Remix albums are nearly always hit and miss affairs. They are too often inconsistent in mood and quality while at the same time being naggingly repetitive. Having eighteen mixes spread over two CDs with a running time of two hours AND all of the same piece of music seems like total overkill. However, Innova’s double album’s worth of remixes and reimaginings of Terry Riley’s “In C” works largely because the approaches of the (very) mixed bunch enlisted to give it a go vary enormously.
The original played by the Grand Valley State University New Music Ensemble of Michigan closes disc two, and it’s this that provides the clay to be worked by the remixers. “In C” was an unusual composition when it was published in 1964 and is often cited as the first truly minimalist piece. It has no set duration and the score allows a certain amount of improvisation within strictly defined limits. Similarly the instrumentation and number of players is left to the performers to decide. The only fixed constant is the repetition of a C note at eighth intervals throughout the length of the piece, usually played on a piano, giving a metronomic rhythm to proceedings. This is the work’s instantly recognisable motif, and unsurprisingly provides the backbone to most of the remixes.
Some use it more than others. Many twist it, mangle it, slow it down or even turn it into a sequence of notes. Masonic’s “Terrycloth Troposphere” is one of the few reworkings that strips it out altogether, concentrating on the violins. Others do the opposite, and the piano figure is the only recognisable remnant of the GVSU reading left intact.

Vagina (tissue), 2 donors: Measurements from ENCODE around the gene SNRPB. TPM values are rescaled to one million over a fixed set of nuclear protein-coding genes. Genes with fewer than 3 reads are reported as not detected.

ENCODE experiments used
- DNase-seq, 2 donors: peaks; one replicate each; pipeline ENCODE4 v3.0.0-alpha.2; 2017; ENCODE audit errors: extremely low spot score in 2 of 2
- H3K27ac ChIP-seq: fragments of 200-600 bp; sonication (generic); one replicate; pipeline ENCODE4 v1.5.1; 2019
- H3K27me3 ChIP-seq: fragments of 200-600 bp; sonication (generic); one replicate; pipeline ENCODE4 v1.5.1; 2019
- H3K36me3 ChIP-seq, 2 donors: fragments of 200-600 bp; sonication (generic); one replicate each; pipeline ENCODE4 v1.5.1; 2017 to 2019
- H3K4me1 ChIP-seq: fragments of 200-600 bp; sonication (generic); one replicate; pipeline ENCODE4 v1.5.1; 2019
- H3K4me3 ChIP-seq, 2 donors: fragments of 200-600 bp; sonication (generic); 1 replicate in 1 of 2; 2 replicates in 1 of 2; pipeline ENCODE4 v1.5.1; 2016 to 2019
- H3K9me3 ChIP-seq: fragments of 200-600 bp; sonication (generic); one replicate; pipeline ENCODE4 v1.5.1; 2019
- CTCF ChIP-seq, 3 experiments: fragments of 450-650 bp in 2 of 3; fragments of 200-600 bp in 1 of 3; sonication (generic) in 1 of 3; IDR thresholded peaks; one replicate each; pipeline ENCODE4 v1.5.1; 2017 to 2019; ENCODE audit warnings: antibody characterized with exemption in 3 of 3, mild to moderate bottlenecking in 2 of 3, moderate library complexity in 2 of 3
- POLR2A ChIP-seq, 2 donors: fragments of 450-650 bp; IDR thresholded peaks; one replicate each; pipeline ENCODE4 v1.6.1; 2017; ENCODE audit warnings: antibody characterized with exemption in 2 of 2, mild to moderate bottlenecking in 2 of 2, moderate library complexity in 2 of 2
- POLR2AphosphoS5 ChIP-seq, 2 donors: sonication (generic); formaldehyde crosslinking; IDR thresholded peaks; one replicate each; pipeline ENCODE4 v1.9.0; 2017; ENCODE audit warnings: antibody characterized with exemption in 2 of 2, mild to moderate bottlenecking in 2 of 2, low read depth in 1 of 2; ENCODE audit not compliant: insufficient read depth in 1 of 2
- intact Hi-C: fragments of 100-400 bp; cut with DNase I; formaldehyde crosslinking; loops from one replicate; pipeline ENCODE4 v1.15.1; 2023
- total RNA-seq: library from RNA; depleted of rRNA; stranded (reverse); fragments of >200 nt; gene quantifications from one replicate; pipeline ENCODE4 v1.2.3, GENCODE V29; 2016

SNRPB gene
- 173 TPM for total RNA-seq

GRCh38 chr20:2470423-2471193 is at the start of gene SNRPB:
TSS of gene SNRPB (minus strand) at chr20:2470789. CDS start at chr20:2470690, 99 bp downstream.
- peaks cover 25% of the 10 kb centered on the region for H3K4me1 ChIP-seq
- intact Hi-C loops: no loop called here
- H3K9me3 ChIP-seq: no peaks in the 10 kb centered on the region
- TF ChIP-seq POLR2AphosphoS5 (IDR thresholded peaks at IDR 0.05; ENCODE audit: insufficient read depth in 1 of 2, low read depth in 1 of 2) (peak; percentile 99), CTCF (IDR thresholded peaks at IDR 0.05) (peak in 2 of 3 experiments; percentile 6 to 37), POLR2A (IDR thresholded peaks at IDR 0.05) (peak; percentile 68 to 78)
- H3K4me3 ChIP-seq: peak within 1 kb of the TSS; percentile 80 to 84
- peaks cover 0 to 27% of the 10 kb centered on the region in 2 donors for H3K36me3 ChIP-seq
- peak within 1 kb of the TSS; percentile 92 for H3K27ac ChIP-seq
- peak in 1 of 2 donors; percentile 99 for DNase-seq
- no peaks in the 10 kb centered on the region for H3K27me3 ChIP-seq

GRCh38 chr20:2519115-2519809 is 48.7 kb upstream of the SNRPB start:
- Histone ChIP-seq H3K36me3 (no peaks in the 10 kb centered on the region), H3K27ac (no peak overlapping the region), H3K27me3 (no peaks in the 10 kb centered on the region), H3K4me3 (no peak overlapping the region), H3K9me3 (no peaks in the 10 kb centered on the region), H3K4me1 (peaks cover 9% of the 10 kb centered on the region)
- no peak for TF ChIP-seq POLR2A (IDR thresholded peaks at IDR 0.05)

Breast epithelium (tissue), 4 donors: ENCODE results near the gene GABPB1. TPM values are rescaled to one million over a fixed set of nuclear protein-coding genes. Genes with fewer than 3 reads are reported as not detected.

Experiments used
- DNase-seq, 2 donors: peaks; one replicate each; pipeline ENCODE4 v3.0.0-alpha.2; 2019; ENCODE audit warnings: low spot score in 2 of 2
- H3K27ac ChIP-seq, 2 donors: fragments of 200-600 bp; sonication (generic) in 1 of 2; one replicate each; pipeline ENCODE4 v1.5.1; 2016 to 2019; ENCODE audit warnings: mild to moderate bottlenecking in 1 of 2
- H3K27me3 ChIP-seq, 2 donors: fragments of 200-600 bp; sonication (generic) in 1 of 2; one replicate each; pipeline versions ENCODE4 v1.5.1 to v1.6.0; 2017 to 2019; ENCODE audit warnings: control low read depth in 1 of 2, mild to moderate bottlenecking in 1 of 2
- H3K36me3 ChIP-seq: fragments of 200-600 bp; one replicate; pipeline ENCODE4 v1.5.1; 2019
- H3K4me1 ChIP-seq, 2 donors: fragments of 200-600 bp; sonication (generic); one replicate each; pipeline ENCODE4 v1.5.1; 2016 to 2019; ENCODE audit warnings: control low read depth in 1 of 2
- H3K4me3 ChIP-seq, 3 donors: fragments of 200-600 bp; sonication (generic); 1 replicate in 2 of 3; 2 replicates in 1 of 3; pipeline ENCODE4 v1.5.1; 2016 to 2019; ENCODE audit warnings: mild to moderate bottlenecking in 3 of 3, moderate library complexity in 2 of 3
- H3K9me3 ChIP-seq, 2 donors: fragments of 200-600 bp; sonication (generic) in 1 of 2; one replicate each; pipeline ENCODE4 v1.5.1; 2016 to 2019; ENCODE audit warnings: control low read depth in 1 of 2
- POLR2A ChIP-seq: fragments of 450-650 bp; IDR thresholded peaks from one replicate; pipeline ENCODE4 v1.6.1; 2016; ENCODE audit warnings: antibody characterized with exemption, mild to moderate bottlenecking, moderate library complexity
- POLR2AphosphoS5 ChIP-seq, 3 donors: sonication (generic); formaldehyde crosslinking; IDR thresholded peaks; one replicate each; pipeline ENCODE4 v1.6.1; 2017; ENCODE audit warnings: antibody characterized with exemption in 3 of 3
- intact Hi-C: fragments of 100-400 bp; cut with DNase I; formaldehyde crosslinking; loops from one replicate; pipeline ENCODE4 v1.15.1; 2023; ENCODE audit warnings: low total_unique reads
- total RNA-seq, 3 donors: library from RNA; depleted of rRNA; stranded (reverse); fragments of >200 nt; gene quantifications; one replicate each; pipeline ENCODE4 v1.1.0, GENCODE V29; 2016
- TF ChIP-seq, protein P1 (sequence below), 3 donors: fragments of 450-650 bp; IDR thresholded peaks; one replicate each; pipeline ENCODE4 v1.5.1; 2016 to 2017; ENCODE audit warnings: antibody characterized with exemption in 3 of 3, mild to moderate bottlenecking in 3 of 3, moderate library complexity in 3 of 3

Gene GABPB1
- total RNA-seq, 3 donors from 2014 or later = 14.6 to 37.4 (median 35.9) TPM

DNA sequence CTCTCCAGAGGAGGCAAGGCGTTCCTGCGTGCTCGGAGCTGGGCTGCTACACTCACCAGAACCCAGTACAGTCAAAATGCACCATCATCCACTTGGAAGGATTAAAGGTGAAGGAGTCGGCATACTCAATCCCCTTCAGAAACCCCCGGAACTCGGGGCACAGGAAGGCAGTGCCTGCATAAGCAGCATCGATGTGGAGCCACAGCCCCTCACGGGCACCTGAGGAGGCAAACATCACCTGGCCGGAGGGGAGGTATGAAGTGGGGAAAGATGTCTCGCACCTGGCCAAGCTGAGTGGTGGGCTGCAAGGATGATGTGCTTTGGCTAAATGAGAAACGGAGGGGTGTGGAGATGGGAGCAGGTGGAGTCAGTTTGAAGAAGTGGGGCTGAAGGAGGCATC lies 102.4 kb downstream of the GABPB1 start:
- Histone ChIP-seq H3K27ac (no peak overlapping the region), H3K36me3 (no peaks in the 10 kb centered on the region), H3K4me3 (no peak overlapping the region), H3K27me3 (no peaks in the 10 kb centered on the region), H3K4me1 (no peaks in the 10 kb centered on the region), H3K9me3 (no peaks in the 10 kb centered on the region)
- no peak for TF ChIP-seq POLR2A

In the end, In C Remixed works so well because the piece gives such free reign to the remodellers that they can, and do, bring almost anything to the party. Nico Muhly strips away the strings, working with just piano, percussion, bass and clarinet while DJ Spooky adds a tonne of new stuff to create a surprisingly mainstream rock sounding track that has echoes of the Lightning Seeds’ “Pure”. In between, there are abstract versions (Michael Karlsson and Rob Stephenson), glacial electronica versions (Michael Lowenstern), breakbeat versions (Lowenstern again), neo-classical versions (Phil Kline), electro-funk versions (Dennis DeSantis) and even infant samples (Jad Abumrad). My favourite is the dark funk of Jack Dangers’ “In C – Extension” that harks back to the mid nineties golden era of Mo’ Wax. But all the takes are worth hearing, and importantly, the album works as an album rather than an aural equivalent of Groundhog Day.
1-1 In C: Semi-Detached – Jack Dangers
1-2 Terrycloth Troposphere – Masonic
1-3 Smooth – Glenn Kotche
1-4 Bints Mix – Michael Lowenstern
1-5 Zinc – Zoe Keating
1-6 Counting In C – Jad Abumrad
1-7 In C with Canonms and Bass – Nico Muhly
1-8 In Sea of C – DJ Spooky
1-9 In Cognito – Phil Kline
1-10 In C – Dennis DeSantis
1-11 Zachary’s Dream – DBR
2-1 In C: Extension – Jack Dangers
2-2 Xenoglossia – Mikael Karlsson & Rob Stephenson
2-3 Foster Grant Mix – Michael Lowenstern
2-4 Is In C In F? – Luke DuBois
2-5 In C – Todd Reynolds
2-6 In C Remix – Kleerup
2-7 Simple Mix – David Lang
2-8 In C – Terry Riley / GVSU New Music Ensemble